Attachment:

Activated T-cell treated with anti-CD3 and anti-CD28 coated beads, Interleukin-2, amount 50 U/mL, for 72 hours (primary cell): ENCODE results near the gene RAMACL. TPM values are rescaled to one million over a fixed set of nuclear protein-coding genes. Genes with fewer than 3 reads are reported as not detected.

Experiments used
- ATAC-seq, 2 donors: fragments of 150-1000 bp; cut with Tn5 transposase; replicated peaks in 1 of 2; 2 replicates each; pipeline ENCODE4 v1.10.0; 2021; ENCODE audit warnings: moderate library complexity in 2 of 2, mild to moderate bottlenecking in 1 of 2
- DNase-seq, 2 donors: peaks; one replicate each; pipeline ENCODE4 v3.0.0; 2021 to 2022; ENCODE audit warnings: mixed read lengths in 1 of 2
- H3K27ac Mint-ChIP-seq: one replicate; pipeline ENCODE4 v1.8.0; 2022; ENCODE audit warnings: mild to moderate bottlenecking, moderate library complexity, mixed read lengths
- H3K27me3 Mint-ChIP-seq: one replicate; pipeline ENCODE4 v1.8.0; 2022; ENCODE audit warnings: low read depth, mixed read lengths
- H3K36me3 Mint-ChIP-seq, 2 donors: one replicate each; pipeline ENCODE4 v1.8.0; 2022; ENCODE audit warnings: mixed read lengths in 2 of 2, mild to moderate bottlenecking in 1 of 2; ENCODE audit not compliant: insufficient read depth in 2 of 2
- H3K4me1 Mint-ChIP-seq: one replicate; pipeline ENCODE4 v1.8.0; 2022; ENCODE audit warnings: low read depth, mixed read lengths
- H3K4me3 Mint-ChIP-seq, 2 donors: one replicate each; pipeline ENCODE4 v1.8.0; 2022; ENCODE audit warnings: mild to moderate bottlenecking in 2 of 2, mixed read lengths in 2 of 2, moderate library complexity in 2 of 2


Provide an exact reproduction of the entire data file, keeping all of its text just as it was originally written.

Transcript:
Activated T-cell treated with anti-CD3 and anti-CD28 coated beads, Interleukin-2, amount 50 U/mL, for 72 hours (primary cell): ENCODE results near the gene RAMACL. TPM values are rescaled to one million over a fixed set of nuclear protein-coding genes. Genes with fewer than 3 reads are reported as not detected.

Experiments used
- ATAC-seq, 2 donors: fragments of 150-1000 bp; cut with Tn5 transposase; replicated peaks in 1 of 2; 2 replicates each; pipeline ENCODE4 v1.10.0; 2021; ENCODE audit warnings: moderate library complexity in 2 of 2, mild to moderate bottlenecking in 1 of 2
- DNase-seq, 2 donors: peaks; one replicate each; pipeline ENCODE4 v3.0.0; 2021 to 2022; ENCODE audit warnings: mixed read lengths in 1 of 2
- H3K27ac Mint-ChIP-seq: one replicate; pipeline ENCODE4 v1.8.0; 2022; ENCODE audit warnings: mild to moderate bottlenecking, moderate library complexity, mixed read lengths
- H3K27me3 Mint-ChIP-seq: one replicate; pipeline ENCODE4 v1.8.0; 2022; ENCODE audit warnings: low read depth, mixed read lengths
- H3K36me3 Mint-ChIP-seq, 2 donors: one replicate each; pipeline ENCODE4 v1.8.0; 2022; ENCODE audit warnings: mixed read lengths in 2 of 2, mild to moderate bottlenecking in 1 of 2; ENCODE audit not compliant: insufficient read depth in 2 of 2
- H3K4me1 Mint-ChIP-seq: one replicate; pipeline ENCODE4 v1.8.0; 2022; ENCODE audit warnings: low read depth, mixed read lengths
- H3K4me3 Mint-ChIP-seq, 2 donors: one replicate each; pipeline ENCODE4 v1.8.0; 2022; ENCODE audit warnings: mild to moderate bottlenecking in 2 of 2, mixed read lengths in 2 of 2, moderate library complexity in 2 of 2